• Set up a “Hot Seat,” where students take turns role-playing: answering questions from fellow students as they think their subject would have.
  • Create and play a trivia game based on facts from one or more of the books.
  • Examine the “For Further Reading” section at the end of each book. Discuss how authors cross-check facts and draw their own conclusions based on the research of others.


Lives of Extraordinary Women

  • Have students find out more (in history books from the library) about how Isabella of Spain and Elizabeth I of England supported exploration of unknown lands. What was the result of this support? Why did they do this? Were these two queens alike in other ways?
  • Have students choose two people who lived close to the same time period (see your timeline), then have them research three or four major world events of that time and explain how those events influenced each of the pair.
  • Have students select their five favorite extraordinary women. Have them write one sentence about how each viewed her role as a leader and another sentence about how each viewed marriage and children. Is there a consistent pattern, or do they exhibit diverse attitudes?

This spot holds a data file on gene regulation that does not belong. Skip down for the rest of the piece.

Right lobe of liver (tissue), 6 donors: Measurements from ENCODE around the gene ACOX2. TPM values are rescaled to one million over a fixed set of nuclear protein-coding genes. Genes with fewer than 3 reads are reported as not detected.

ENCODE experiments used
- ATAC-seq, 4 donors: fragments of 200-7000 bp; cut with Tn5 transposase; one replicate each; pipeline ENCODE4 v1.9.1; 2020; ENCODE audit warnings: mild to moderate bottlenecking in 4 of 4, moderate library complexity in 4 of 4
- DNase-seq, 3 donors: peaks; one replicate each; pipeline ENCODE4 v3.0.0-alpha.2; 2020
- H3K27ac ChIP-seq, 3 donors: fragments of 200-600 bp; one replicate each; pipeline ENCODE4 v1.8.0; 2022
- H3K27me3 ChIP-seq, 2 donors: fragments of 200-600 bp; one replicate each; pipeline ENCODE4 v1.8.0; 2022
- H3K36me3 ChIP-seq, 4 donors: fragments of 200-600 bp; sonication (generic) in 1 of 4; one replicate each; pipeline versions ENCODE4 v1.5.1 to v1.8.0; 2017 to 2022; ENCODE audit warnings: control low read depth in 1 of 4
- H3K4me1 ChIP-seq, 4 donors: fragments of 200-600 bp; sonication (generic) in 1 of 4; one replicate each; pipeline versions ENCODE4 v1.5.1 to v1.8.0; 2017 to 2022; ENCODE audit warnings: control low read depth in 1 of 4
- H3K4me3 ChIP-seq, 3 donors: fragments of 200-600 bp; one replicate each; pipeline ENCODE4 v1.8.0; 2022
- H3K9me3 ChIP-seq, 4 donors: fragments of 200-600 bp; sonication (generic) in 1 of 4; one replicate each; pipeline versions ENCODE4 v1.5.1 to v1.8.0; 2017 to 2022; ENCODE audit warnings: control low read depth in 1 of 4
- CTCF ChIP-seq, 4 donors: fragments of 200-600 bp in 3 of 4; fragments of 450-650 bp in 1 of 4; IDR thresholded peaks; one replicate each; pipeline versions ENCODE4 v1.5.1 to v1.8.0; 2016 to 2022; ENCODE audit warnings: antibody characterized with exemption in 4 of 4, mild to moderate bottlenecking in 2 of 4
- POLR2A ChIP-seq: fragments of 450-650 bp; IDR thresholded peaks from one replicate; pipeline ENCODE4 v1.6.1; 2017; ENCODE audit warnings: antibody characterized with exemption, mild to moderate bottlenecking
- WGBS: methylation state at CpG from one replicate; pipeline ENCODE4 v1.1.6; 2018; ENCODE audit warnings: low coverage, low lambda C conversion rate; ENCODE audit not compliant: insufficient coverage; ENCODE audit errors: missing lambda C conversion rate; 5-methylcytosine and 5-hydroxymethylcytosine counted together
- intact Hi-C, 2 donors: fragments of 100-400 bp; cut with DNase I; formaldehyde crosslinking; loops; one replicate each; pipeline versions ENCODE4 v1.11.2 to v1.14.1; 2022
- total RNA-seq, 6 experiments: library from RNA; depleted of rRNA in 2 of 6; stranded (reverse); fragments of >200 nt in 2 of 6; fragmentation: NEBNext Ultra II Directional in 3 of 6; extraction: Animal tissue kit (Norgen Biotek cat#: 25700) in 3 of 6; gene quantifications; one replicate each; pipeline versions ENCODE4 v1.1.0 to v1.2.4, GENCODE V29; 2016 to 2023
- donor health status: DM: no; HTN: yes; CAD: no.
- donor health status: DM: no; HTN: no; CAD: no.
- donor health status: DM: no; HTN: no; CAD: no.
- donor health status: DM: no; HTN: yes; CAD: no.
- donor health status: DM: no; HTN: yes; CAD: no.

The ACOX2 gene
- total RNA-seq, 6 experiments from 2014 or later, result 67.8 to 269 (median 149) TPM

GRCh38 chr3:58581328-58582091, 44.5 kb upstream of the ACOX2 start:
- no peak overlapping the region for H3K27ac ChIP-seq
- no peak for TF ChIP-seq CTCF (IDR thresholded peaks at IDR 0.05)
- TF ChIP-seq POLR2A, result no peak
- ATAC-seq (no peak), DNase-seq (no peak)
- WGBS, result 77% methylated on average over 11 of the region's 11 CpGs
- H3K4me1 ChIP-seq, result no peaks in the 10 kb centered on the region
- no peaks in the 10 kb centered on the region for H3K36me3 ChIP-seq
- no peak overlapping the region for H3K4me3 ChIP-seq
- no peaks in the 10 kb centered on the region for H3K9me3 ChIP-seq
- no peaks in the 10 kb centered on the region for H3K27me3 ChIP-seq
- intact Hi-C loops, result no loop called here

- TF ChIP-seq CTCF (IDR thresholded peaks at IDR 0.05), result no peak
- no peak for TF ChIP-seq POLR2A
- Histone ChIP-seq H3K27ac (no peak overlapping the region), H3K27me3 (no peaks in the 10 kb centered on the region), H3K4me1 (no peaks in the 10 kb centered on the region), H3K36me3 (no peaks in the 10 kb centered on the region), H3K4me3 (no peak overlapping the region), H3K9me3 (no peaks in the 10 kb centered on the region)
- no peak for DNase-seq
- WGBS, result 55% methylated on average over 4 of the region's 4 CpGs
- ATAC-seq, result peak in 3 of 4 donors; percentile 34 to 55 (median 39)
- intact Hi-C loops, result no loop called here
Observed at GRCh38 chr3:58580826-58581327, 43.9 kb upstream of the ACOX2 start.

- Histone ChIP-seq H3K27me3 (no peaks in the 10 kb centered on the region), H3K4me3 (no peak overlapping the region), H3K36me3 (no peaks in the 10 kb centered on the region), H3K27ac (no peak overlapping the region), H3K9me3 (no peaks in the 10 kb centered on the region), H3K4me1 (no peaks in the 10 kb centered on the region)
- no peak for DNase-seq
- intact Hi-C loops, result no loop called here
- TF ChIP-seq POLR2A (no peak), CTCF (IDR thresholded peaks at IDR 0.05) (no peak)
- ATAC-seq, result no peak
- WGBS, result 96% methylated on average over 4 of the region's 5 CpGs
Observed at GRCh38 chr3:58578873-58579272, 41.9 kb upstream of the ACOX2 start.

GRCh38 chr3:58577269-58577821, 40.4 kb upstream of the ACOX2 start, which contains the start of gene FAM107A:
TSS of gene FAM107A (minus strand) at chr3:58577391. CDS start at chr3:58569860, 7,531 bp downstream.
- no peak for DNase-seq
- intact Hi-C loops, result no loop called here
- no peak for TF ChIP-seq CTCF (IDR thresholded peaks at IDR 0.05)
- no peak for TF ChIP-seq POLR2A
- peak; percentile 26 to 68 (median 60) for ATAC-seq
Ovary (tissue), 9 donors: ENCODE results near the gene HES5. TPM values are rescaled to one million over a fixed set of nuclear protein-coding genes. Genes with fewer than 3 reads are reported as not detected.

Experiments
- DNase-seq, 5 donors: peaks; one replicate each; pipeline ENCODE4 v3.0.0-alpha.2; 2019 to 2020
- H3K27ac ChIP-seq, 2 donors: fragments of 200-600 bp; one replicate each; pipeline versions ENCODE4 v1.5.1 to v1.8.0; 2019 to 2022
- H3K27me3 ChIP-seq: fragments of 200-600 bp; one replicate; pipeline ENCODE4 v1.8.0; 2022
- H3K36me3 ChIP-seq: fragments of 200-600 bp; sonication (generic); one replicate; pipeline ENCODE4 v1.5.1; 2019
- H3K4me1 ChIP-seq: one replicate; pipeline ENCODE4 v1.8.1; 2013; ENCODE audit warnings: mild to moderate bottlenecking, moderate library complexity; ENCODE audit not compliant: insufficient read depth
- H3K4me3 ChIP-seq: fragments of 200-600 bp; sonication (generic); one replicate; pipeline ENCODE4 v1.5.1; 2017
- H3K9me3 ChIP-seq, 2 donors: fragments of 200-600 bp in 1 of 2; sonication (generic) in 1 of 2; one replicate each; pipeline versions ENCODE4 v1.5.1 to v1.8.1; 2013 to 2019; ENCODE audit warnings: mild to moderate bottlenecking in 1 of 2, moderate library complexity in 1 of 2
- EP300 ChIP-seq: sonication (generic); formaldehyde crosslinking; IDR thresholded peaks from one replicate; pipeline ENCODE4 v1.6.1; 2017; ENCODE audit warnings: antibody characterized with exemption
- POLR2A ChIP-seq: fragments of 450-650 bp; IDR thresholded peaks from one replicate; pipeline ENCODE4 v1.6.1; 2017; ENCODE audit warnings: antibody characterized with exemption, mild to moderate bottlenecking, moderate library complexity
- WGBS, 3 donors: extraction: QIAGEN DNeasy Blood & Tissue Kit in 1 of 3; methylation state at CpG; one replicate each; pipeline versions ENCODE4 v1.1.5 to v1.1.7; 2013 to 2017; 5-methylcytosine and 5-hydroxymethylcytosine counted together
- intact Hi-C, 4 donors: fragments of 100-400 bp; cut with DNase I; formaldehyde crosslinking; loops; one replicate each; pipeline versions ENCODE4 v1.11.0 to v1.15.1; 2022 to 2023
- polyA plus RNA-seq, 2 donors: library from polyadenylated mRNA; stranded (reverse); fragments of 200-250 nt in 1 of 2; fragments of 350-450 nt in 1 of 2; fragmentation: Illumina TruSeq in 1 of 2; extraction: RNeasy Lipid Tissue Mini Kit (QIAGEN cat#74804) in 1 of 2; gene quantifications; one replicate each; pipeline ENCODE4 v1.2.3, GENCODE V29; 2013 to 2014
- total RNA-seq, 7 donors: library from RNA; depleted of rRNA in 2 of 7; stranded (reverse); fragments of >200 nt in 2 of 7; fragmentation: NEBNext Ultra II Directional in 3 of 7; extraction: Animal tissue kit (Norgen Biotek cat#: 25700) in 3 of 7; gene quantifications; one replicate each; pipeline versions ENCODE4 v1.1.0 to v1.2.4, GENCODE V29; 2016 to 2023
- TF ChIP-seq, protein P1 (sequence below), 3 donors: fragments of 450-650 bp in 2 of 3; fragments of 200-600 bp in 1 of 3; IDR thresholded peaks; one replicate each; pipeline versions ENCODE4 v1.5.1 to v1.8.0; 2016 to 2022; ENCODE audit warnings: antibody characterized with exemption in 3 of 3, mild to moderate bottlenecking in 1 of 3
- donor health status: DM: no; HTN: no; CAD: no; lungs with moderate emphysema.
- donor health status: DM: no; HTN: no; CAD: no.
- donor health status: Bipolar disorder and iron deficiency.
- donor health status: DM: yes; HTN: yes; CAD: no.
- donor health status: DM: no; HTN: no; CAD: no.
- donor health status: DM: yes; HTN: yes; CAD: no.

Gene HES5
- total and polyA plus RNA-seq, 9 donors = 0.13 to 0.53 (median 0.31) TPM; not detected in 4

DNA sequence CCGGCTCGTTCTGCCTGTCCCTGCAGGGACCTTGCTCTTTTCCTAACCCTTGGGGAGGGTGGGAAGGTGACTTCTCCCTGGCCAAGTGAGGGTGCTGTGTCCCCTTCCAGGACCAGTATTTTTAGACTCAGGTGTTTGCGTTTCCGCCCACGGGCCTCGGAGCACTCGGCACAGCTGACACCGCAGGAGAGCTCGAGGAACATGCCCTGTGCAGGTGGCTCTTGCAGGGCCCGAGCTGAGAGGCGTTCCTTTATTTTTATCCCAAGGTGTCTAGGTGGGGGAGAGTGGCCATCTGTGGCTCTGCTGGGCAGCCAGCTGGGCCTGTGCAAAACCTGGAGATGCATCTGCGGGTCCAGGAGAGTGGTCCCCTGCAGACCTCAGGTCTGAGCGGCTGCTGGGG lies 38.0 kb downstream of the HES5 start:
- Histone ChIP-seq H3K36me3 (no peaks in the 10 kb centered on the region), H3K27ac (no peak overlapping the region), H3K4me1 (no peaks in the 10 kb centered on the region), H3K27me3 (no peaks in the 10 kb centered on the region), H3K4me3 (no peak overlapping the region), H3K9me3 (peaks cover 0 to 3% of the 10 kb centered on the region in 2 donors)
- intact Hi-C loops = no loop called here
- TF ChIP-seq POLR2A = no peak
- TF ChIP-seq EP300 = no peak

• Have the students write riddles about the women. Have them exchange riddles with their classmates and try to stump one another. For example:
    • I was the first person to send doctors into battle with armies.
      I made some of North America part of Spain.
      I had only two baths in my entire life.
      Who am I?
  • Display a map of the world, and place a pin at the birthplace of each extraordinary woman. Discuss areas of concentration and areas with no pins. (Use pins of different colors to indicate the subjects of each book in this series. Look for and discuss any patterns.)